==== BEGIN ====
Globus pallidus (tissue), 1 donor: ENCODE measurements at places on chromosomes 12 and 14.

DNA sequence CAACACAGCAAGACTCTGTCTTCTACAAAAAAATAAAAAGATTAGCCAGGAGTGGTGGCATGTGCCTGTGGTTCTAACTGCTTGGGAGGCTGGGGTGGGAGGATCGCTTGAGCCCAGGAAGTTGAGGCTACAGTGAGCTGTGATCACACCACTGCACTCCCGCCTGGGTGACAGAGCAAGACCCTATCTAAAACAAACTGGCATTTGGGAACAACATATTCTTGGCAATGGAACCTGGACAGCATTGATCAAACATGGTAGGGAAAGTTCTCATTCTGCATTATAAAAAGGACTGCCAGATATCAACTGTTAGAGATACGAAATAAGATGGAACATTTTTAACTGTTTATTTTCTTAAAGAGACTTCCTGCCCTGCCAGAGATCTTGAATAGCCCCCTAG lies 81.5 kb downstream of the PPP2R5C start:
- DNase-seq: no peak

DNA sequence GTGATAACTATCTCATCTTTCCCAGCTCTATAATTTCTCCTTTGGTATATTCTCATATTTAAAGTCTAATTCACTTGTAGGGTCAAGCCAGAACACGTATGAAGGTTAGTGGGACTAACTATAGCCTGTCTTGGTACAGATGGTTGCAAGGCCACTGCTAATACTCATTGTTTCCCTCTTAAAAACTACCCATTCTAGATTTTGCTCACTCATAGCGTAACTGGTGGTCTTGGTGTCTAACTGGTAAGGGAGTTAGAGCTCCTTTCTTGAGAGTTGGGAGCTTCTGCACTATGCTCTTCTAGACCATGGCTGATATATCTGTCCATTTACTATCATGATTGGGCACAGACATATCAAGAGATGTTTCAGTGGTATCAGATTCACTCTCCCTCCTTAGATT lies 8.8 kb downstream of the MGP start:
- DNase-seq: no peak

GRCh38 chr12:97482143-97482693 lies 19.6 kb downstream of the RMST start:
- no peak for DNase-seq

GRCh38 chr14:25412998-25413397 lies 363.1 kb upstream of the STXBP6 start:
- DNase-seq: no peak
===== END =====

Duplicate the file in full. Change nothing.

Globus pallidus (tissue), 1 donor: ENCODE measurements at places on chromosomes 12 and 14.

DNA sequence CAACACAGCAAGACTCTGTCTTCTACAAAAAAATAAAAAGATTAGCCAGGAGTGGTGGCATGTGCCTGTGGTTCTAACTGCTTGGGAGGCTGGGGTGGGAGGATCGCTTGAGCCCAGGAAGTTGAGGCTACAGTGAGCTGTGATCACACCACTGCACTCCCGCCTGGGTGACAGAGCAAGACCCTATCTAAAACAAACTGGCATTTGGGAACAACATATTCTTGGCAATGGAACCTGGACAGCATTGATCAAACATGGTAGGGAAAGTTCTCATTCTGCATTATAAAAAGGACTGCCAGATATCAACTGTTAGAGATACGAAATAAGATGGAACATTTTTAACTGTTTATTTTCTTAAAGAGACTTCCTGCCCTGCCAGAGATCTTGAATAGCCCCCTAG lies 81.5 kb downstream of the PPP2R5C start:
- DNase-seq: no peak

DNA sequence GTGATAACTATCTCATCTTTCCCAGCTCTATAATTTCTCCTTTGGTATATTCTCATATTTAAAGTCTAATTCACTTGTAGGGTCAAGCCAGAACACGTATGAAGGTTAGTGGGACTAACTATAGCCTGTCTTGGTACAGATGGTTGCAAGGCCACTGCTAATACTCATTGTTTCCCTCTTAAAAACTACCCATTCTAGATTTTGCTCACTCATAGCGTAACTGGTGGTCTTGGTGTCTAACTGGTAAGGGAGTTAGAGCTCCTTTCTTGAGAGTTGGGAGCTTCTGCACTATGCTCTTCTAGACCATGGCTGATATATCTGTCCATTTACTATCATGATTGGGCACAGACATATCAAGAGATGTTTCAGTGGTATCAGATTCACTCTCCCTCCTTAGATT lies 8.8 kb downstream of the MGP start:
- DNase-seq: no peak

GRCh38 chr12:97482143-97482693 lies 19.6 kb downstream of the RMST start:
- no peak for DNase-seq

GRCh38 chr14:25412998-25413397 lies 363.1 kb upstream of the STXBP6 start:
- DNase-seq: no peak